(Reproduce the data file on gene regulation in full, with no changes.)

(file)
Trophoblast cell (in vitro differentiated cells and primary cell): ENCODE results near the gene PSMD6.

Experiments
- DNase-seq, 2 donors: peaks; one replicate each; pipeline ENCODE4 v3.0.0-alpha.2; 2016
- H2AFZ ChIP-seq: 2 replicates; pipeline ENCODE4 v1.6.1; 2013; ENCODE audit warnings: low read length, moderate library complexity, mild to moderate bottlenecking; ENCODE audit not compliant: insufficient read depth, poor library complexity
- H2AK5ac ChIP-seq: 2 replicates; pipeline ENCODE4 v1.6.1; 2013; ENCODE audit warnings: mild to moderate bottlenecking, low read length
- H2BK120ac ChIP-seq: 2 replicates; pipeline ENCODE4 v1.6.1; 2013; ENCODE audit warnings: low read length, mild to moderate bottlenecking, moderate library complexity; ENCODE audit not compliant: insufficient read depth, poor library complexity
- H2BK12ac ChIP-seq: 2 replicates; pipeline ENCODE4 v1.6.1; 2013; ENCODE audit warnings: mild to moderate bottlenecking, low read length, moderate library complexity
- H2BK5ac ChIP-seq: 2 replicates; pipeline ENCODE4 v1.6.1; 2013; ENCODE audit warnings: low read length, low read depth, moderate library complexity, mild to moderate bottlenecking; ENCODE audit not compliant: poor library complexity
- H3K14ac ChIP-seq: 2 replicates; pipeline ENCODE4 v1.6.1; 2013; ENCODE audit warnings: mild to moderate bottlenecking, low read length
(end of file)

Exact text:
Trophoblast cell (in vitro differentiated cells and primary cell): ENCODE results near the gene PSMD6.

Experiments
- DNase-seq, 2 donors: peaks; one replicate each; pipeline ENCODE4 v3.0.0-alpha.2; 2016
- H2AFZ ChIP-seq: 2 replicates; pipeline ENCODE4 v1.6.1; 2013; ENCODE audit warnings: low read length, moderate library complexity, mild to moderate bottlenecking; ENCODE audit not compliant: insufficient read depth, poor library complexity
- H2AK5ac ChIP-seq: 2 replicates; pipeline ENCODE4 v1.6.1; 2013; ENCODE audit warnings: mild to moderate bottlenecking, low read length
- H2BK120ac ChIP-seq: 2 replicates; pipeline ENCODE4 v1.6.1; 2013; ENCODE audit warnings: low read length, mild to moderate bottlenecking, moderate library complexity; ENCODE audit not compliant: insufficient read depth, poor library complexity
- H2BK12ac ChIP-seq: 2 replicates; pipeline ENCODE4 v1.6.1; 2013; ENCODE audit warnings: mild to moderate bottlenecking, low read length, moderate library complexity
- H2BK5ac ChIP-seq: 2 replicates; pipeline ENCODE4 v1.6.1; 2013; ENCODE audit warnings: low read length, low read depth, moderate library complexity, mild to moderate bottlenecking; ENCODE audit not compliant: poor library complexity
- H3K14ac ChIP-seq: 2 replicates; pipeline ENCODE4 v1.6.1; 2013; ENCODE audit warnings: mild to moderate bottlenecking, low read length